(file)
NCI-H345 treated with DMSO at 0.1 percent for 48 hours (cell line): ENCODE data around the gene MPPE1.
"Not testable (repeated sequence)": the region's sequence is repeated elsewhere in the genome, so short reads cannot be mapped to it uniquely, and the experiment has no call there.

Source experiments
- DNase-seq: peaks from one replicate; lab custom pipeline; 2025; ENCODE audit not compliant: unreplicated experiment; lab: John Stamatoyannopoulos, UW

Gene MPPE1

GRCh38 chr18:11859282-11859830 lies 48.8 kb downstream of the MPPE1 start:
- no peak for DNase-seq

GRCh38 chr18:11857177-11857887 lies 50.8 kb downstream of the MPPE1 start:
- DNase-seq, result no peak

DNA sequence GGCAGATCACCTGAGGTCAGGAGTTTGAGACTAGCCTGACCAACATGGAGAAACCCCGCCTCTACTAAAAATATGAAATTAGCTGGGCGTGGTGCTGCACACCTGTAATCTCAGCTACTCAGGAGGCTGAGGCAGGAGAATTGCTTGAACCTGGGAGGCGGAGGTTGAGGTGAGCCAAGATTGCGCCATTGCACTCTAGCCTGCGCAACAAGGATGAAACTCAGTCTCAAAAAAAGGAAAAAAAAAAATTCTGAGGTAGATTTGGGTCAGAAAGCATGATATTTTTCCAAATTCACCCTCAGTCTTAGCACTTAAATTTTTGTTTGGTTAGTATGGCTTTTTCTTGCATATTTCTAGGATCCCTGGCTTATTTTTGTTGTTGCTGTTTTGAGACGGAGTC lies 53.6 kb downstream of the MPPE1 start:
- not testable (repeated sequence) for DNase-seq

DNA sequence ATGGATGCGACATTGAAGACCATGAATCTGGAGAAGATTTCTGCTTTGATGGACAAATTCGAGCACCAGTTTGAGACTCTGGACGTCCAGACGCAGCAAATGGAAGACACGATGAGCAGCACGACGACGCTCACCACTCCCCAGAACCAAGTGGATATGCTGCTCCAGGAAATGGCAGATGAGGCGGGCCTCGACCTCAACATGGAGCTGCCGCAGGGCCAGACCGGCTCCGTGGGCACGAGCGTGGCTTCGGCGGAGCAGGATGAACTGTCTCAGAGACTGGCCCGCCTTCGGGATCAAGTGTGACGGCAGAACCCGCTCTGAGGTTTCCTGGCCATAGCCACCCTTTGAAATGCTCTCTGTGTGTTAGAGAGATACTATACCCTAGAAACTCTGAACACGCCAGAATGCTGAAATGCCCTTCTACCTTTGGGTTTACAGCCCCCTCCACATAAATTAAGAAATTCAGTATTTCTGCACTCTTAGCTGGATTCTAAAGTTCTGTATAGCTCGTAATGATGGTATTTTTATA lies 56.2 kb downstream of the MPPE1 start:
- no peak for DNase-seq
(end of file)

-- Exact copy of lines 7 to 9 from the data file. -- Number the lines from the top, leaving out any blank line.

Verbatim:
- no peak for DNase-seq

GRCh38 chr18:11857177-11857887 lies 50.8 kb downstream of the MPPE1 start:
- DNase-seq, result no peak